For years, environmentally conscious grocery shoppers have opted for paper bags over plastic. In 2007, the city of San Francisco made national headlines when it banned disposable plastic grocery bags, kicking off a trend that was duplicated in progressive communities around the world. Unfortunately, these well-intentioned actions may do more harm than good—despite their reputation, plastic bags actually have a smaller environmental impact than their paper counterparts.
The Problem With Plastic Bags
Plastic bags are not perfect. They are produced from petroleum, which is a nonrenewable material. When they are carried away by the wind or dropped as litter, these bags can clog city drains, trap birds, and harm animals that swallow them. These non-biodegradable bags contribute to pollution problems such as the Great Pacific Garbage Patch.
Bags made from paper take more energy to produce and transport than their plastic counterparts. They are heavier, so even though paper isn’t made from petroleum, its supply chain generally requires more of it than plastic does. In production, paper uses many times more water and produces significantly more pollution than plastic. While a paper bag can be recycled, not all are. Many bags end up in landfills, where they take up more space than plastic bags and release methane, a potent greenhouse gas.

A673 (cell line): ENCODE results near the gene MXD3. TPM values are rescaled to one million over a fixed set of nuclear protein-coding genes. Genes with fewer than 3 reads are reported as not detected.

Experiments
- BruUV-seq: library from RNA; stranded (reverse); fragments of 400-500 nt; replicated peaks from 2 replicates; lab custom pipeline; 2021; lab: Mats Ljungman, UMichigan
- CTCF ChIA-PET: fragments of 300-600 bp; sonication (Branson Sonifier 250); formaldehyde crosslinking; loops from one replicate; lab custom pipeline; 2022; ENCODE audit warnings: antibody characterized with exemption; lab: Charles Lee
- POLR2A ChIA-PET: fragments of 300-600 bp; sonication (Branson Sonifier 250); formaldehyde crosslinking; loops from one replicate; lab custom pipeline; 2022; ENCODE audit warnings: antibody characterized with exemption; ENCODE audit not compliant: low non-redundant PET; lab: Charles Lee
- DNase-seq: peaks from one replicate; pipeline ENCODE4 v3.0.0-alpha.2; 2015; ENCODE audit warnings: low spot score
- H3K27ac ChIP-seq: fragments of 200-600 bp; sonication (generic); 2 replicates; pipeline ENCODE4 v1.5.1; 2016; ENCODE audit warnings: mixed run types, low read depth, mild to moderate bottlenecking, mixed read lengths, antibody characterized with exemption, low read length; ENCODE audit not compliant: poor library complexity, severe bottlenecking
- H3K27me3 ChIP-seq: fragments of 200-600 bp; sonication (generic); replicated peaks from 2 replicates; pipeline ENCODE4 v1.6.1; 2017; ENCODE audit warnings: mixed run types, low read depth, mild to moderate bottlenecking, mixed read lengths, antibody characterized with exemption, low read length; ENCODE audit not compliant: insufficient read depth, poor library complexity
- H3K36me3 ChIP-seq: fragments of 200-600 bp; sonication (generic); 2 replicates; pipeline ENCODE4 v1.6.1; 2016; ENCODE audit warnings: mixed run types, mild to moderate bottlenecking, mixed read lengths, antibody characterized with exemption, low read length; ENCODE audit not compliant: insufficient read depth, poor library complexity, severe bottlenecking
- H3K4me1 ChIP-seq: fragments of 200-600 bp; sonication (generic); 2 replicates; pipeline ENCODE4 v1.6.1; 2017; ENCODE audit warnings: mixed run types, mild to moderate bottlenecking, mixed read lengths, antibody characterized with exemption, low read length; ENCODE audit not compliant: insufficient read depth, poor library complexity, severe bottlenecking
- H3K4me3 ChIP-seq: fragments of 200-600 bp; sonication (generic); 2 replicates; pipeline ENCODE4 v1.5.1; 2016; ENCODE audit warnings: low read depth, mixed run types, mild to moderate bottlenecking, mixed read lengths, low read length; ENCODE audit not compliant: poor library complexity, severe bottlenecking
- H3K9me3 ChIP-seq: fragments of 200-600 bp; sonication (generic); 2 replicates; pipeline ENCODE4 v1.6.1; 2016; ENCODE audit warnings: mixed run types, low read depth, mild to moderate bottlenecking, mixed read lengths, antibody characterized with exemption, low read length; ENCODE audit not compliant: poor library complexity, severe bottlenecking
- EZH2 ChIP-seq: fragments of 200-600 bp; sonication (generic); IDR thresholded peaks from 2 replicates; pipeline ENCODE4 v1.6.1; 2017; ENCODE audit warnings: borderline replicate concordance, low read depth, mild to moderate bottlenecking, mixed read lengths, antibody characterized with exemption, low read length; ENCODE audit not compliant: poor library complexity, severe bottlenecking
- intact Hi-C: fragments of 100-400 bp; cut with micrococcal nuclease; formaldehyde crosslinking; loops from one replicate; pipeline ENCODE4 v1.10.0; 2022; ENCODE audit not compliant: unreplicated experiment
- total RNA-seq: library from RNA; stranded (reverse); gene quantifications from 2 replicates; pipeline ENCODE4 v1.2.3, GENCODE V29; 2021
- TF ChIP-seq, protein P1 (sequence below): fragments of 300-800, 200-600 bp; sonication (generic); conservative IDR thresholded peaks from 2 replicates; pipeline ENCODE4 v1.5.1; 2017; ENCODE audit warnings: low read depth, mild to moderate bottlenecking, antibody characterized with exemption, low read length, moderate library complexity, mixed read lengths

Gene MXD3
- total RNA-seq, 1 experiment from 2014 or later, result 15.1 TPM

Paper bags are also flimsy, especially when wet. As a result, many grocery stores double-bag when using paper to ensure that customers don’t drop their milk on the way home. Paper bags are unlikely to be reused multiple times because they are often too damaged after the first use, with tears at the handles or at the top of the bag.
Ideally, plastic bag bans should encourage consumers to shop with reusable bags. If you find yourself at the grocery store without your own bag, you have a few choices. One option is to load up your car directly. This is a bit of a hassle, but it is manageable for a small grocery load. If you have to choose between paper and plastic, however, plastic is the better option. By reusing your plastic disposable bags and making sure to return them to recycling facilities, your conscience ought to be soothed by knowing you did the best you could.
Know of any other commonly believed environmental myths? Please share them in the comments below!
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